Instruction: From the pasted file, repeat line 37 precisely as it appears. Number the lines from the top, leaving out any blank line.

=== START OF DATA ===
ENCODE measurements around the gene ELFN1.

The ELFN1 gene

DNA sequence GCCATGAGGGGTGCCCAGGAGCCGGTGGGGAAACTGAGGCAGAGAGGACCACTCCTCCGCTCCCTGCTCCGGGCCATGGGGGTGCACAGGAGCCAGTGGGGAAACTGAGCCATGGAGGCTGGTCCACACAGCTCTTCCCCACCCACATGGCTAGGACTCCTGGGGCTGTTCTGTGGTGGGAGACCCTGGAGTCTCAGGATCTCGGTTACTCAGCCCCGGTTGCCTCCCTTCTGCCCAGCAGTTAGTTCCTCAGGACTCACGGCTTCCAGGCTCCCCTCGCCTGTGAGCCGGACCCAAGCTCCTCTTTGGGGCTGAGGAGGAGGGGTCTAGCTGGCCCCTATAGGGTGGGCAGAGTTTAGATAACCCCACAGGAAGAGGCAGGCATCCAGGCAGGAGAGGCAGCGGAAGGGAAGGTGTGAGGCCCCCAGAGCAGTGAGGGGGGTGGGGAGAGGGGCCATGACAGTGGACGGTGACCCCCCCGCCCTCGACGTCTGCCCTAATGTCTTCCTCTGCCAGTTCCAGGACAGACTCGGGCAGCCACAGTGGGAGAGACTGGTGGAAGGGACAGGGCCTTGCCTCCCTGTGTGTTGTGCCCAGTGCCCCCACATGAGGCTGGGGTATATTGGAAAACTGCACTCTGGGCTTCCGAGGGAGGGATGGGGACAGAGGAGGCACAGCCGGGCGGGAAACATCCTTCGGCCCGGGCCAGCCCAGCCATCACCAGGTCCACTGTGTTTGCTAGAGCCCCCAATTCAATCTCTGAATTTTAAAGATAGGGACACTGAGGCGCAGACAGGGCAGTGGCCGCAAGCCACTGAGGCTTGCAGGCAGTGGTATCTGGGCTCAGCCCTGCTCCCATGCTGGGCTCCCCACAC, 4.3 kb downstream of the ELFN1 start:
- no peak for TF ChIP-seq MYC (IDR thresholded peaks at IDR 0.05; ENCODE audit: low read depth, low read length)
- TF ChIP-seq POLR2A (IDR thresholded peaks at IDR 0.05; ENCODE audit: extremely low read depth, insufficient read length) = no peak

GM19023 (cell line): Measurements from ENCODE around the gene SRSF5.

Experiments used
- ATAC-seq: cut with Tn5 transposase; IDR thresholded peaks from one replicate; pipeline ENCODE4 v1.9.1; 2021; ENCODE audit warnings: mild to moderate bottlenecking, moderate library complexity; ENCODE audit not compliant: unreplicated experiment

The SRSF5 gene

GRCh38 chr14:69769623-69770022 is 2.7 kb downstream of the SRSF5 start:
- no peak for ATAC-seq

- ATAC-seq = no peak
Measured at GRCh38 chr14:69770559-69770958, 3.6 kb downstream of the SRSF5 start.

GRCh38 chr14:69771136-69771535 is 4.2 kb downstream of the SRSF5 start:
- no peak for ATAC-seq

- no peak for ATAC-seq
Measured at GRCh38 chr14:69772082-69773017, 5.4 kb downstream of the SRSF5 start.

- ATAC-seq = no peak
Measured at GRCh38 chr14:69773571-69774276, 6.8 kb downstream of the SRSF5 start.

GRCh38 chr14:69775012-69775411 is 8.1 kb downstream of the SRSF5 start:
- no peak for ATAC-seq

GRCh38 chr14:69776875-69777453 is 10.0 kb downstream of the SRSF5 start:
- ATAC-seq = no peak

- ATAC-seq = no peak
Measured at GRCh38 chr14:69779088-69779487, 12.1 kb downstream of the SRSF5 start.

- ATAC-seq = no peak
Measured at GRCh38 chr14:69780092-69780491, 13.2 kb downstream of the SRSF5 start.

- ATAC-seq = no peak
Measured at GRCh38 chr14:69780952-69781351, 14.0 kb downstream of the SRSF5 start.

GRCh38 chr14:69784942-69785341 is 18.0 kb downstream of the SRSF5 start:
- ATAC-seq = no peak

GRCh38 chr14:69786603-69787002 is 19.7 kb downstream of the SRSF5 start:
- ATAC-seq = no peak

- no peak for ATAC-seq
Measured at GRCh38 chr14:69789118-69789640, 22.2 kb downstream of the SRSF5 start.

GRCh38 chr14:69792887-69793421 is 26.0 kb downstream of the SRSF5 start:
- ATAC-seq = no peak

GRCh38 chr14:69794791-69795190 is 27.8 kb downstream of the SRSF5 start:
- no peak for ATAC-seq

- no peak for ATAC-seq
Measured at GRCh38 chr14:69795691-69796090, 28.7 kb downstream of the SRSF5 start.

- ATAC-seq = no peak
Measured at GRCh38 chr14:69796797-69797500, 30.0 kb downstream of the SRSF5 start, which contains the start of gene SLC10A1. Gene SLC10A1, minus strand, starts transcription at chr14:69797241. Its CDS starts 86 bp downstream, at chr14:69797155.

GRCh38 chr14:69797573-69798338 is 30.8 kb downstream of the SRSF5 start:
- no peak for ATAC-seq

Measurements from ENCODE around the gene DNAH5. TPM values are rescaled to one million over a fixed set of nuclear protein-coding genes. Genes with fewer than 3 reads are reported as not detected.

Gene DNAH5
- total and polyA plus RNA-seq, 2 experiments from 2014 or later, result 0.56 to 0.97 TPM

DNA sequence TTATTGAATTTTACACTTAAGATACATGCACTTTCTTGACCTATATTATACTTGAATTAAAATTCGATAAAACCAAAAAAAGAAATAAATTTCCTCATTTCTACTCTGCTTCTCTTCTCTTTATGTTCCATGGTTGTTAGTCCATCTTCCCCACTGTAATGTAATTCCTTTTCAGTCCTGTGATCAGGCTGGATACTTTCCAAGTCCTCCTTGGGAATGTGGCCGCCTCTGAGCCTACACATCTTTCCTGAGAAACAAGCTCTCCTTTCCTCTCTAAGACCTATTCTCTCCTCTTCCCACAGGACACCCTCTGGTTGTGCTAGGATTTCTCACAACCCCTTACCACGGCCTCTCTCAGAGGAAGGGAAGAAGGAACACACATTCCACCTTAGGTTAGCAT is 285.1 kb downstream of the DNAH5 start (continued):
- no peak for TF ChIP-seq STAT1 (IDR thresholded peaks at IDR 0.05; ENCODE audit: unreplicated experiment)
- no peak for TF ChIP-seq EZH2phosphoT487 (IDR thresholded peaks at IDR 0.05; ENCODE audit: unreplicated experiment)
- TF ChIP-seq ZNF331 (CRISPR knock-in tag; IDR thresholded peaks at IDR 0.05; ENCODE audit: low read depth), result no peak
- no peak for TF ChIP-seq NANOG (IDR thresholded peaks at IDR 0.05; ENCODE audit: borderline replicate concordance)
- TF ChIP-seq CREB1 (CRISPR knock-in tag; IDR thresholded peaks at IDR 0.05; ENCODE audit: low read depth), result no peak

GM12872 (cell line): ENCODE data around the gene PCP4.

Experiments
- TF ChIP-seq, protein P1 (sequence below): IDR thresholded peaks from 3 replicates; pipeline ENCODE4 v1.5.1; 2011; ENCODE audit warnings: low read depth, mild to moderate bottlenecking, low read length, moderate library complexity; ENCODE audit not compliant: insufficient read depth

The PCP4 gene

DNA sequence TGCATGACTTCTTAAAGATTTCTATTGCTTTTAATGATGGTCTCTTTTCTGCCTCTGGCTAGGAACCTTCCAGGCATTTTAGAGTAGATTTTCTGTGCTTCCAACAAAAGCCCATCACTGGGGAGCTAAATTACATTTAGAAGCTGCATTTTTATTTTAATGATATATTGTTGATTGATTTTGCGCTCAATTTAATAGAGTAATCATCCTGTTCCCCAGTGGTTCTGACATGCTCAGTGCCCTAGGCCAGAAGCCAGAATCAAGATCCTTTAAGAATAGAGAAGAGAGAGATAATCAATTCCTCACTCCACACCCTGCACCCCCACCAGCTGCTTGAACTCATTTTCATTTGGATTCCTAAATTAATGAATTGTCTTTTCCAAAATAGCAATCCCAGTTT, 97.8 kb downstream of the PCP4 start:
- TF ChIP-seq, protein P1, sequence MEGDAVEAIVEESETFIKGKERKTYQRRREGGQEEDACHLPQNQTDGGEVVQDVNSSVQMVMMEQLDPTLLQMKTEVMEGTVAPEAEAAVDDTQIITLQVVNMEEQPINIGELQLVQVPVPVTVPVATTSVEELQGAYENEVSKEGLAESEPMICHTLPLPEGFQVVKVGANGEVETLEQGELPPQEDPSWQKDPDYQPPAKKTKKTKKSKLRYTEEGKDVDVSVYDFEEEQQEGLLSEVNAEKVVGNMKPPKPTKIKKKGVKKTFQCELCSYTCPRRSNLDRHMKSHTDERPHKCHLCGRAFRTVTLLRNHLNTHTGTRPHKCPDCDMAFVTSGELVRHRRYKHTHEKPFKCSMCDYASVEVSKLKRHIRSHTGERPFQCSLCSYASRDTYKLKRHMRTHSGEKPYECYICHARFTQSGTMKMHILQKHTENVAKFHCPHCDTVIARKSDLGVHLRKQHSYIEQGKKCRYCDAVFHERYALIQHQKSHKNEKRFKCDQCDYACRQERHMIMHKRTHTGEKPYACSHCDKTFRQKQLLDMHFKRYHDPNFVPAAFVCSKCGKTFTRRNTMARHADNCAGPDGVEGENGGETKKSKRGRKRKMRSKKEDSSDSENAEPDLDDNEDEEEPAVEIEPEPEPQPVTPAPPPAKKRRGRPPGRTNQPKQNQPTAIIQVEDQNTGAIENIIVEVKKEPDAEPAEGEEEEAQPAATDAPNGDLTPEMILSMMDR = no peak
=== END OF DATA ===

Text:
- ATAC-seq = no peak